• Dr. Wendy Suzuki, a Professor of Neural Science and Psychology in the Center for Neural Science at New York University, whose research focuses on understanding how our brains form and retain new long-term memories and the effects of aerobic exercise on memory. Her book Healthy Brain, Happy Life will be published by Harper Collins in the Spring of 2015.
    • Totally Cerebral: Untangling the Mystery of Memory: Neuroscientist Wendy Suzuki introduces us to scientists who have uncovered some of the deepest secrets about our brains. She begins by talking with experimental psychologist Brenda Milner [interviewed in her office at McGill University, Montréal, Quebéc], who in the 1950s, completely changed our understanding of the parts of the brain important for forming new long-term memories.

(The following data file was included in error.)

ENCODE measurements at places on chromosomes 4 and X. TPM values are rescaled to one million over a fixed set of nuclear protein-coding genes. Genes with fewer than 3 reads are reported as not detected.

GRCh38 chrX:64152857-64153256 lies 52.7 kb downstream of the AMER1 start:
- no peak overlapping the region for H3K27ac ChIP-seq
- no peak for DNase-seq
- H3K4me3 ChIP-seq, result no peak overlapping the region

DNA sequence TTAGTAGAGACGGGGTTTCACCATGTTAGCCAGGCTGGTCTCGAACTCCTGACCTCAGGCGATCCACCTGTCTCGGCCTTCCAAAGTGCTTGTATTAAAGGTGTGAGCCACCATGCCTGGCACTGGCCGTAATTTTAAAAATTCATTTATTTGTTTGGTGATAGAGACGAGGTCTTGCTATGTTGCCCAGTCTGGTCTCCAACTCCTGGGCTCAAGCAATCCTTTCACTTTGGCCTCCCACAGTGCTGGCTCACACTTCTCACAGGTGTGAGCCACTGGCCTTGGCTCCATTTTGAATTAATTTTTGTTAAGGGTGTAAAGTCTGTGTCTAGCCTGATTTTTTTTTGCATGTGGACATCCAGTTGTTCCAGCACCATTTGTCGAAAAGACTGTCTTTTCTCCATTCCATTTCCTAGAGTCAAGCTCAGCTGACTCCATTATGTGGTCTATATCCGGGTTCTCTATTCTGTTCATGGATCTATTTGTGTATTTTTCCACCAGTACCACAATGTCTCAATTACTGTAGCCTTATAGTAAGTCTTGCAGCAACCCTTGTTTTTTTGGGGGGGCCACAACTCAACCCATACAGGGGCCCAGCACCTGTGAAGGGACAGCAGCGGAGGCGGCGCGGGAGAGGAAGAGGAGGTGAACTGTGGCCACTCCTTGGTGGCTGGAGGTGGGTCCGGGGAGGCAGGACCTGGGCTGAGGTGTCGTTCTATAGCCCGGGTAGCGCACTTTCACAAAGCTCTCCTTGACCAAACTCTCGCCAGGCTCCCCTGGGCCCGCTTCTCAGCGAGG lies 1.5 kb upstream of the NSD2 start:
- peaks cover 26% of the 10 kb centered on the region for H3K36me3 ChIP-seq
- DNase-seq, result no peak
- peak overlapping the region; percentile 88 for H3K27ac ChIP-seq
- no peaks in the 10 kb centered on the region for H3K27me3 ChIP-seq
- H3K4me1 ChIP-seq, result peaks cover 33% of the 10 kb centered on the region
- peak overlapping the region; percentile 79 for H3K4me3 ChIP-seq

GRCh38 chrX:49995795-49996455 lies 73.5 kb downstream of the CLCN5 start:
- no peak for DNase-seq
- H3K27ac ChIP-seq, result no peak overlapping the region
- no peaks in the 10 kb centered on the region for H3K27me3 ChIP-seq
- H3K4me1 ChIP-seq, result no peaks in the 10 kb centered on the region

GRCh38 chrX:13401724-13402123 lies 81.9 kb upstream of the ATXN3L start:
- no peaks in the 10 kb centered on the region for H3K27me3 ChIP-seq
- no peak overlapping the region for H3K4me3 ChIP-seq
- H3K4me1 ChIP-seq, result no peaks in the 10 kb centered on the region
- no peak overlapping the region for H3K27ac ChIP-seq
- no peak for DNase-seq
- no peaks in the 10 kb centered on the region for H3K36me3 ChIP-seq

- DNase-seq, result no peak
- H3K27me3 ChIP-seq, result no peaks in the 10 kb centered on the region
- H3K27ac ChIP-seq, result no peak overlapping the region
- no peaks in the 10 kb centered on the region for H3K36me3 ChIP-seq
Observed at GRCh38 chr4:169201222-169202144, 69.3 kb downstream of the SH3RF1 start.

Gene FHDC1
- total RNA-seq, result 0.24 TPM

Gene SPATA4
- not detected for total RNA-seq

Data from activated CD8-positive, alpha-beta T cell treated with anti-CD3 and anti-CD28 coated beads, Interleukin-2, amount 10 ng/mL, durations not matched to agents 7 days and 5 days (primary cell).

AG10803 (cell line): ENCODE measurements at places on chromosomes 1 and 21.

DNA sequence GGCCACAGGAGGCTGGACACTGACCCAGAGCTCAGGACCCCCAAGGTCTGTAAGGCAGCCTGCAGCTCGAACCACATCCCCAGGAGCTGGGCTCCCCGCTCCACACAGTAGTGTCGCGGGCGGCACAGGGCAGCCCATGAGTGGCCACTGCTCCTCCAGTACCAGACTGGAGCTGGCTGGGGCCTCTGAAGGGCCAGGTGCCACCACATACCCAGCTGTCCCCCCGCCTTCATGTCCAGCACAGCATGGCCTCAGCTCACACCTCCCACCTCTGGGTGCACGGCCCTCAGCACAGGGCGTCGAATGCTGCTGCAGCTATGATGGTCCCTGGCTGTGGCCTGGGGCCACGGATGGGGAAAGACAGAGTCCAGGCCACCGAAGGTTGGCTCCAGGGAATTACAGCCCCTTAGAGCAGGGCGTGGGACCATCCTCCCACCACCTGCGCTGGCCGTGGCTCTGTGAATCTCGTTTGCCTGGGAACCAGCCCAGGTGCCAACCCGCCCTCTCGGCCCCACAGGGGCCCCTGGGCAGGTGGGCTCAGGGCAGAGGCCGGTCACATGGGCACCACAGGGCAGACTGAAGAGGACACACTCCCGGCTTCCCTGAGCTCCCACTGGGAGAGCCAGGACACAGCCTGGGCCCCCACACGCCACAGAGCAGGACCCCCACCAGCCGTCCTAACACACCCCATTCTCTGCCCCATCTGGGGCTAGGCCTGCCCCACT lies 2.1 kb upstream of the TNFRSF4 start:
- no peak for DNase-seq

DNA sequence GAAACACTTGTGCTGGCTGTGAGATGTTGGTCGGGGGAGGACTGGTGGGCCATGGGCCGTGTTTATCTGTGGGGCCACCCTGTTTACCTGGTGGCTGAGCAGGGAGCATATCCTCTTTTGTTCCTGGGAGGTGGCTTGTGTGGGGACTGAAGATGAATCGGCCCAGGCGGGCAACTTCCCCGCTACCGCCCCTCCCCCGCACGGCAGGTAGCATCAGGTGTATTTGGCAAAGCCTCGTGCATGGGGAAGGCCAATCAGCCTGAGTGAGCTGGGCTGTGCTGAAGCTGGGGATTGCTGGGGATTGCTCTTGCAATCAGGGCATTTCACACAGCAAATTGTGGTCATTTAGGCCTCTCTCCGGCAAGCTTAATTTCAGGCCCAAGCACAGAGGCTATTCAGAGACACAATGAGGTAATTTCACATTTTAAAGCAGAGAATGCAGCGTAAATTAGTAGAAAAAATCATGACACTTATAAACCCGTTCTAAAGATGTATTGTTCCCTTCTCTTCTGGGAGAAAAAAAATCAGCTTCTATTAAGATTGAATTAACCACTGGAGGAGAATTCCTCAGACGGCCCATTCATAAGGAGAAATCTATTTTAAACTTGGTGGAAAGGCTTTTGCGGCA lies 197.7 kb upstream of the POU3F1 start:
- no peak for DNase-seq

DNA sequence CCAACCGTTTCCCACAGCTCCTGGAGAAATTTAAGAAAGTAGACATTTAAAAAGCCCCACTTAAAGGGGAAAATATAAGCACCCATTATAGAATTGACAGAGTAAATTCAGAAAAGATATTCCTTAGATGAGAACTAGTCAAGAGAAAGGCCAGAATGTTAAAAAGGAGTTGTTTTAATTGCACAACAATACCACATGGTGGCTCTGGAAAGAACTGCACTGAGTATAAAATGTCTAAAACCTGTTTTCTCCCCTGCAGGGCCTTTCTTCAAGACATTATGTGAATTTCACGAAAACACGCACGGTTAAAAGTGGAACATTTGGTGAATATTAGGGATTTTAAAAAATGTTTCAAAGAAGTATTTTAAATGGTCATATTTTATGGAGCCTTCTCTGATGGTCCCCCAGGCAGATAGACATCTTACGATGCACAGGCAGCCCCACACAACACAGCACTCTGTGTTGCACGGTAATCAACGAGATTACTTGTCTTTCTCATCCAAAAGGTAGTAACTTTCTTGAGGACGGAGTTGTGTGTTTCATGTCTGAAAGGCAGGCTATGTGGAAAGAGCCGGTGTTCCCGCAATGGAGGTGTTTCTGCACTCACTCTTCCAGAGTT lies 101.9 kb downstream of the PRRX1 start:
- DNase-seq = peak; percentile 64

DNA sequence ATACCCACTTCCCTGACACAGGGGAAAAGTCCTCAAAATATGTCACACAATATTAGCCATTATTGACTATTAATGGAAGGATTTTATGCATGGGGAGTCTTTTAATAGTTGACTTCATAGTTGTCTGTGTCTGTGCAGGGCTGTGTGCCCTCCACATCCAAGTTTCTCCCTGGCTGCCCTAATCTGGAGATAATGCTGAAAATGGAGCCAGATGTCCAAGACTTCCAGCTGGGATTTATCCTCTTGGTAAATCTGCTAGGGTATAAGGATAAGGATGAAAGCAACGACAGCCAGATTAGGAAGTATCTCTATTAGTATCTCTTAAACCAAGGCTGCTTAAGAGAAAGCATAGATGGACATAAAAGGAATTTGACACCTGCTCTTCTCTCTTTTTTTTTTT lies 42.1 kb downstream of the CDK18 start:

• Totally Cerebral: The Man Without a Memory: Imagine never being able to form a new long term memory after the age of 27. Welcome to the life of the famous amnesic patient “HM”. Neuroscientist Suzanne Corkin studied HM for almost half a century, and gives us a glimpse of what daily life was like for him, and his tremendous contribution to our understanding of how our memories work.

Each scientist is working with a talented independent producer: Lauren Ober, Julie Burstein, and Kerry Donahue.

Subscribe to the show through iTunes or RSS, or you can stream it on PRX.org.

I listened to all four of the introductory programs which ranged in running time from about 16 mins. to 37 mins. All three hosts are obviously excited about sharing their science stories and I look forward to hearing more from them.

The last item comes from David Bruggeman’s Feb. 20, 2015 post on his Pasco Phronesis blog (Note: A link has been removed),